28 MARCH 1931, Page 34

The Penalties of Notability OF all ruling potentates in the

modem world a President of the United States has perhaps the most power, but certainly the least personal freedom. American democracy is said to be everywhere intolerant of privacy ; and its first citizen passes his entire tenure of office in remorseless limelight. He has, no doubt, hours of secluded domesticity ; but relaxations which European usage has always conceded to sovereigns are denied him, under the heaviest penalties. Nevertheless it was an American novelist of the old school who observed that "man after centuries of civilisation remains by nature imperfectly monogamous," and the consequences of the imperfection to which Howells so discreetly alluded may be formidable. They were so for Warren Gamaliel Harding, a good-looking and eloquent newspaper editor of fifty who, when he was only Governor of Ohio, had inspired a schoolgirl in his home-town, Marion, with the kind of adoration which schoolgirls frequently lavish on popular actors. The damsel proclaimed her passion so loudly and so constantly that it was reported, as a joke, to Mr. Harding—and he unfortunately had not the sense to discourage it The families knew each other; she was a pupil of his sister who taught in the local school ; and so she .more than once met her hero and had the opportunity to press his hand when he became a Senator of the United States. When her father's death left his family to fend for themselves, she, not liking the work which she found, induced two friends of her father to pay for a training course in New York. From there with little delay she wrote to Senator Harding, asking him to help her to a post as stenographer. He promptly came to see her—having already, as she tells us, noted that she was desirable—and had no scruple in taking what she, at nineteen, had no reluctance in bestowing. Indeed, we are to understand that she regarded it as a high privilege to bring comfort into the life of a man whose wife was some years older than himself, and who had no child of his marriage. There is, however, not much comfort to be got for any man out of a daughter of the horseleech, and especially not for a President of the United States.

If this book deserves notice it is .for two reasons: first, because it throws light on the disagreeable circumstances which surrounded Mr. Harding's presidency. Taking the story to be true (and it rings true), it shows a good-natured, self-indulgent man who could not say no to himself or to anyone else and who put himself into a position where he was liable to any kind of blackmail. The liaison, which lasted six years, was carried on with every ugly shift of concealment while he was a Senator ; when he became President, the secret service was employed to carry correspondence between him and the lady. In short, he put his political life at the mercy of her discretion and that of several other persons.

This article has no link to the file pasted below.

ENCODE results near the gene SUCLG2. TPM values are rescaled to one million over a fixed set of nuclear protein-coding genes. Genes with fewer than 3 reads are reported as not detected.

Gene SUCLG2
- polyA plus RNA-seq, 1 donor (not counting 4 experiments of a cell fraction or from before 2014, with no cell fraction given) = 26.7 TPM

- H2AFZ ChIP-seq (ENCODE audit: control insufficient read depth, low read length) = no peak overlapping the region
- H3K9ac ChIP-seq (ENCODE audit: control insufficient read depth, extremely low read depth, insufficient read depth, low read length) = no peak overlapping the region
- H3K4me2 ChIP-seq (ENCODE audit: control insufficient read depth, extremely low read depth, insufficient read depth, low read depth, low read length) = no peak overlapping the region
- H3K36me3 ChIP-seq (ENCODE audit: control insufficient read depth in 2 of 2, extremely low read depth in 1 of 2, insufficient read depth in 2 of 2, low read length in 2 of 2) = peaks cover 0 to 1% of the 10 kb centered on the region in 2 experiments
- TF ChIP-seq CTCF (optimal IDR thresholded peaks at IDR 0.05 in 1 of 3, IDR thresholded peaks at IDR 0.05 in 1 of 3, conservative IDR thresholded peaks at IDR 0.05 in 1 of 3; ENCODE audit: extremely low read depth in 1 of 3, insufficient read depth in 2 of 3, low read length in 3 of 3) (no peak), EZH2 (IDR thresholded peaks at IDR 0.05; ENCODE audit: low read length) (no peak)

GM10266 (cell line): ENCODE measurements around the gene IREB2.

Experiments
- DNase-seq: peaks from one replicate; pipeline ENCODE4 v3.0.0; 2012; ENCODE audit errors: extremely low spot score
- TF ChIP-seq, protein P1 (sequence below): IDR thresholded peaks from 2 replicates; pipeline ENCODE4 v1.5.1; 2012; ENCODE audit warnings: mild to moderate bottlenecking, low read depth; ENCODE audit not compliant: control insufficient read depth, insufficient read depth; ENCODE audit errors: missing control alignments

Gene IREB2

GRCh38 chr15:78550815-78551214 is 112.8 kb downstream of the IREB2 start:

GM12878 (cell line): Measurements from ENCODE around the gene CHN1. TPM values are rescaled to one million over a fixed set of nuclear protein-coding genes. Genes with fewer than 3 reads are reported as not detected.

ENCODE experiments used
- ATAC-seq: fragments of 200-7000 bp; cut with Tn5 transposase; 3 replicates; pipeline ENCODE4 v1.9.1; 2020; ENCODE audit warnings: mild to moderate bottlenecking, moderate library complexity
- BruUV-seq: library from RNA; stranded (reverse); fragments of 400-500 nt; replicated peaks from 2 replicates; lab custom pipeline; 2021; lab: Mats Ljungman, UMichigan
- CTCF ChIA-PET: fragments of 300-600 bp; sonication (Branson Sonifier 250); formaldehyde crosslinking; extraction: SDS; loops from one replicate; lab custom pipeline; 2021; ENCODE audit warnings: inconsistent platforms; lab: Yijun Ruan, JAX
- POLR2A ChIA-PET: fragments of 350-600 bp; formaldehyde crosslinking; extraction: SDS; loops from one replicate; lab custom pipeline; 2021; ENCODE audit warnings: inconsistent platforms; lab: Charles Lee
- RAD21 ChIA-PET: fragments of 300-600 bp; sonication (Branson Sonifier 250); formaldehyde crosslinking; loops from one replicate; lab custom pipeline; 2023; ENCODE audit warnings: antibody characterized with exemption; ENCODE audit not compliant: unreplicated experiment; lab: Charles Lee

Further, she herself suggests that some of his financial speculations may have been undertaken to provide for the responsibilities he had brought on himself. These included a child—and, by. the authoress's account, he was paying over 21,000 a year for the child's upkeep in addition to what he bestowed on herself. He told her that he was troubled by his indebtedness ; but that did not in any degree lessen her importunities.

And here we touch the second reason why the book is worth looking at. It is the very reductio ad absurdum of a sentimental cant, which represents what it calls " love " as the sufficient justification for bringing a child into the world. It professes to be written to support the cause of the illegitimate child by a notable instance. The instance is worth examining.

There is no sort of evidence that either child or mother was harshly treated. President Harding died suddenly without making provision for either ; but when Miss Britton told her story to his relatives they did not repulse her ; on the contrary, they provided considerable sums. But she wanted ten thousand pounds, and they were not prepared to give it. Being a woman of resource, she sought to get it through marriage, and the statement of her history proved no obstacle to an American citizen marrying her. The only hitch was that the husband did not prove to be so rich as he had represented himself ; so she divorced him. It is not unfair to presume that this book is written to bring in at least some of the desired endowment for President Harding's daughter-Land so to prove the writer's devotion to Harding's memory.

Probably, because the book is of an exceptional silliness. the author does not realize that in disclosing all these, pitiable details she has made her hero into a laughing-stock. All that those who wish to render him ridiculous have to do is to quote a few passages ; and, because of the position which he held, the ridicule reflects on his country. There never was worse disloyalty than to make the dead despicable. Those who know anything of life will realize that, unless there had been something more in Harding than this book gives any glimpse of, he would never have got to the White House. Here we see nothing of him but the banalities of his commonplace love-making, which are none the more impressive because it was illegitimate, and the ignominious shifts to which its illegitimateness constrained him. The picture is so undignified that we are not even prompted ask, as in other cases one has been, whether the Anglo-Saxo world does not pay too high a price for insisting on physics chastity, or the repute of it, as a qualification for office.